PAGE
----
Geophysical granular flows, such as snow avalanches, pyroclastic density currents, mudslides and debris flows, can be extremely hazardous to local populations, and understanding their complex behaviour remains an important challenge. This project aims to provide insight into these events by exploring different aspects in isolation, using a combination of mathematical theory, numerical simulations and smallscale experiments. Firstly, the effect of lateral confinement is examined by studying granular material moving in an inclined chute. This can have applications to natural releases flowing down confined valleys or conduits, and the relative simplicity of the geometry also provides a useful test case for new theoretical models. One such model is the recent depthaveraged μ(I)rheology, which, because of the viscous terms introduced into the depthaveraged momentum balance, may be described as an intermediate approach between full constitutive laws and classical shallowwatertype equations for dense granular flows. Here, a generalisation of the new system to two spatial dimensions is described, and the resulting viscous equations are able to capture the crossslope curvature of the downslope velocity profiles in steady uniform chute flows. This may be regarded as major progress compared to traditional hyperbolic models, which only admit constant velocity solutions. Particle sizesegregation in geophysical granular flows is then investigated, which can cause important feedback on the overall bulk properties as it can lead to the development of regions with different frictional properties. A particularly striking example is segregationinduced 'finger' formation, where large particles are segregated to the flow surface and sheared to form a resistive coarserich front, which is unstable and spontaneously breaks down into a series of lobate structures. These travel both faster and further than one might anticipate. To model such segregationmobility feedback effects, the depthaveraged μ(I)rheology is extended to bidisperse flows by coupling with a depthintegrated model for sizesegregation. The system of equations remains mathematically wellposed and is able to qualitatively capture finger formation, with the newlyintroduced viscous terms controlling the characteristics of the leveed channels that develop. A more subtle segregation effect is studied in bidisperse roll waves, which form as small irregularities merge and coarsen as they move downslope, eventually growing into destructive large amplitude pulses. Experimental measurements show lateral, as well as vertical, segregation profiles, with the coarser grains accumulating at the fastest moving wave crests. The disturbances that form in mixtures with higher proportions of large particles grow more slowly, leading to smaller amplitude waves that travel at slower speeds, and the new coupled model predicts qualitatively similar behaviour. Finally, the influence of complex topography is investigated. A smooth twodimensional bump is placed across the width of a chute, which, depending on the initial conditions, can lead to the formation of an airborne jet or granular shock at steady state. A simple depthaveraged model in a curvilinear coordinate system following the topography accurately captures both regimes, and represents a significant improvement on using an aligned Cartesian approach.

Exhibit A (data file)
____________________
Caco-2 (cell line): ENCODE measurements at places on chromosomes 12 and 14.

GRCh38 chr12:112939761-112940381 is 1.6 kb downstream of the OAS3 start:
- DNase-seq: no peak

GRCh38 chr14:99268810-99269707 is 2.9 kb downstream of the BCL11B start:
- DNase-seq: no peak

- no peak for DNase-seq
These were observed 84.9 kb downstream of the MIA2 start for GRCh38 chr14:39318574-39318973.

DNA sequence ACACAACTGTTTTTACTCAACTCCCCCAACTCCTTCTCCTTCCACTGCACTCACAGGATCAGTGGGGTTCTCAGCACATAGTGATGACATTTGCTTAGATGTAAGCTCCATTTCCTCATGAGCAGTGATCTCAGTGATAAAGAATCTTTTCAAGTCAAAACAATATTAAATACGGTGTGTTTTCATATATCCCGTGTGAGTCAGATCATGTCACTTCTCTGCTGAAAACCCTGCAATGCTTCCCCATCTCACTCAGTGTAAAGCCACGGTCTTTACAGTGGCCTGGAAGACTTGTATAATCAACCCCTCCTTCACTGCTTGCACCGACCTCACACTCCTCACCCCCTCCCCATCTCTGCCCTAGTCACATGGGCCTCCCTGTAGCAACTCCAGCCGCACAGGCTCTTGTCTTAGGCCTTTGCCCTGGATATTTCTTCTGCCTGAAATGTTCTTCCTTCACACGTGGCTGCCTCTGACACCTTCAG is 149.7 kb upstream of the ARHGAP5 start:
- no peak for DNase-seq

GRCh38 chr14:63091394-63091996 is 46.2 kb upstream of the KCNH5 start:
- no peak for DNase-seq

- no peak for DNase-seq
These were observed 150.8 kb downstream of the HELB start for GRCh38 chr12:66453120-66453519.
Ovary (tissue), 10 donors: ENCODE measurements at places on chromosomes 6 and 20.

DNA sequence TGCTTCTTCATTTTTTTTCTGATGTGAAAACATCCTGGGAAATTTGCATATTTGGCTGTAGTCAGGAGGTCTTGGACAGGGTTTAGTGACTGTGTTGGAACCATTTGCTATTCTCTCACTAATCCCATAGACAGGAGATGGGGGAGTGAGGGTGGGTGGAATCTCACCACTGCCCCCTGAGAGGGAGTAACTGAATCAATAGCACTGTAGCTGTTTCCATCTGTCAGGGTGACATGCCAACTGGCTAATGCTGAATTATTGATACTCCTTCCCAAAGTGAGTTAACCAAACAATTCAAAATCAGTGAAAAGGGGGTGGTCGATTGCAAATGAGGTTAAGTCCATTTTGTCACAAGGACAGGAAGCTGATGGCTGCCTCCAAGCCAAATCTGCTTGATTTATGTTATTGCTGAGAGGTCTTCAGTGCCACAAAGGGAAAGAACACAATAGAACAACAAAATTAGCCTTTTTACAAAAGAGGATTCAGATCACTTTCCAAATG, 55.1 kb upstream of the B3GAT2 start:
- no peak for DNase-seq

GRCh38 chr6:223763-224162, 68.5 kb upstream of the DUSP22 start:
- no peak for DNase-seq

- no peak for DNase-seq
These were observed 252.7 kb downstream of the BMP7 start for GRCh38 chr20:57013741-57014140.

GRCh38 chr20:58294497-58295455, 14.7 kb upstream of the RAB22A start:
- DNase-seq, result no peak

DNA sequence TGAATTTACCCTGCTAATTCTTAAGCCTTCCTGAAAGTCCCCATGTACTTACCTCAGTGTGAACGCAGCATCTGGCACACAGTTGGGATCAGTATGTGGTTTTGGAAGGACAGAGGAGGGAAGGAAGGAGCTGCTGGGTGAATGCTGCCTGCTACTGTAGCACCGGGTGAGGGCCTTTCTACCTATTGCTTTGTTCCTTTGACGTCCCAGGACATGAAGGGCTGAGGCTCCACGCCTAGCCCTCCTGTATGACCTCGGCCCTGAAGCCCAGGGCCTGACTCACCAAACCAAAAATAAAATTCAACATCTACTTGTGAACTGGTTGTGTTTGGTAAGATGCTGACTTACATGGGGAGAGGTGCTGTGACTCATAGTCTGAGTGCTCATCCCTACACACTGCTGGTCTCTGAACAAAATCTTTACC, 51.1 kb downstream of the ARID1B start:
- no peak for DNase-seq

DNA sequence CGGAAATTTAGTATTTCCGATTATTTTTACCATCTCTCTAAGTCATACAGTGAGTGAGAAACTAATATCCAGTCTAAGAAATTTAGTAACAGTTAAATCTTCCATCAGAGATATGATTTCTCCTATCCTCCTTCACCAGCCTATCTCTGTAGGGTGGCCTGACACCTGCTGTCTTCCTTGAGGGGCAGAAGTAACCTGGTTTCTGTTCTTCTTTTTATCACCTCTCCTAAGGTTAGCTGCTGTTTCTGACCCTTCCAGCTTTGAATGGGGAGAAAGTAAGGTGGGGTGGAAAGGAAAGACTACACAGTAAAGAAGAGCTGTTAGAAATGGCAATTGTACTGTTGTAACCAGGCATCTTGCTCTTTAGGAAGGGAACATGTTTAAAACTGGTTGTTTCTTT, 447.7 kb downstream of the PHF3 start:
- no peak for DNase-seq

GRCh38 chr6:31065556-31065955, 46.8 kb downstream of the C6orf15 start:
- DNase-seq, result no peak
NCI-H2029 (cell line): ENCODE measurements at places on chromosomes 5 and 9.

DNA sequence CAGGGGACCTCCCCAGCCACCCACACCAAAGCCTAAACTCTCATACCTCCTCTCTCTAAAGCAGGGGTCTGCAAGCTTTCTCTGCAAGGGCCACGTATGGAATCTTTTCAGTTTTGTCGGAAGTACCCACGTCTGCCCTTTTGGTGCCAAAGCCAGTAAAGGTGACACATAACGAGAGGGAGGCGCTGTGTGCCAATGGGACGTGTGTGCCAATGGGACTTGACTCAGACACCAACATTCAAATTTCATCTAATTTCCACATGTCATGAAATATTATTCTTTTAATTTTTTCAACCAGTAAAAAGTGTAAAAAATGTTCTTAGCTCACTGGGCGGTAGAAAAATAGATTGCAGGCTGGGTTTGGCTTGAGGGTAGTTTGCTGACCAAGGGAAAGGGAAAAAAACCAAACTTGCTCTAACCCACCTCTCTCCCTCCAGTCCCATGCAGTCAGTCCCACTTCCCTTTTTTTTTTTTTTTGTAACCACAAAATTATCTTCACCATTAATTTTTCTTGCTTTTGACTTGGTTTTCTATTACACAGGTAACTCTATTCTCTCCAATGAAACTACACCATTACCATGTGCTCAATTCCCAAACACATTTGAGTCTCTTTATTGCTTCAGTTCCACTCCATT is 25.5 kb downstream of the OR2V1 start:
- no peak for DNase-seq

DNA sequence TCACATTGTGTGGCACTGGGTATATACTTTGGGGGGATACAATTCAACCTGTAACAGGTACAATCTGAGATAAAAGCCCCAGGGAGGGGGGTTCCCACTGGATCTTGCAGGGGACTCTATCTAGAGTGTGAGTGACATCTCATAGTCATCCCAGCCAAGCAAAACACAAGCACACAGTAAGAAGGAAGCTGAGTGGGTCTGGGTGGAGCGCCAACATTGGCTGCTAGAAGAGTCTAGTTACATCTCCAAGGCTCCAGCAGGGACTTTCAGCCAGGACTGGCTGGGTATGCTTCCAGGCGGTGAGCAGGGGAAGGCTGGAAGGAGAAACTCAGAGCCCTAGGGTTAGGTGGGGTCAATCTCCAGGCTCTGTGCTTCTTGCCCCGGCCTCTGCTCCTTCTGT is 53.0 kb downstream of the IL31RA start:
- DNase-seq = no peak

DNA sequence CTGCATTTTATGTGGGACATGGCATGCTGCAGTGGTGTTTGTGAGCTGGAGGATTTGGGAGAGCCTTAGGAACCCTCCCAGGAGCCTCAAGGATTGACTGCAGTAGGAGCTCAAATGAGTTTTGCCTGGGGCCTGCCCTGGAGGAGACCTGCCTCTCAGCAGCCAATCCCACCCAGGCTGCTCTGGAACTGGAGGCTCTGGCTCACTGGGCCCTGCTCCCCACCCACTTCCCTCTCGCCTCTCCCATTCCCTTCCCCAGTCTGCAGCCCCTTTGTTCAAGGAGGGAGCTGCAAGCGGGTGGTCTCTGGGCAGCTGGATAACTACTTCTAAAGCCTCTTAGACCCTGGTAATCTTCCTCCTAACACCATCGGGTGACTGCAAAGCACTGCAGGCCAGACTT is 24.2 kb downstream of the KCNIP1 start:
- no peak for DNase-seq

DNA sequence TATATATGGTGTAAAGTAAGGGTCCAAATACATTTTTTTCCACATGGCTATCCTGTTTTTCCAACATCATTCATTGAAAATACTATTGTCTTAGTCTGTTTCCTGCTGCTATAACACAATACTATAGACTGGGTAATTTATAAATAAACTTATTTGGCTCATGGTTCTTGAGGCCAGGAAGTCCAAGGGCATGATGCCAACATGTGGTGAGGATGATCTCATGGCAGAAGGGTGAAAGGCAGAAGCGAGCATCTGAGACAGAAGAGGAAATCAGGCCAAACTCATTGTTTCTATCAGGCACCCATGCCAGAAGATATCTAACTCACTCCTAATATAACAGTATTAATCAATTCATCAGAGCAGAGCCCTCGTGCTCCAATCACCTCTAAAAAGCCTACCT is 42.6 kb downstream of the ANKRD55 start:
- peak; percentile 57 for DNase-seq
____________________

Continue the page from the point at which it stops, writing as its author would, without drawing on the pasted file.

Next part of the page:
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Charakterisierung von Kavitationsblasenpopulationen / Characterization of cavitation bubble populationsThiemann, Andrea 09 June 2011 (has links)
No description available.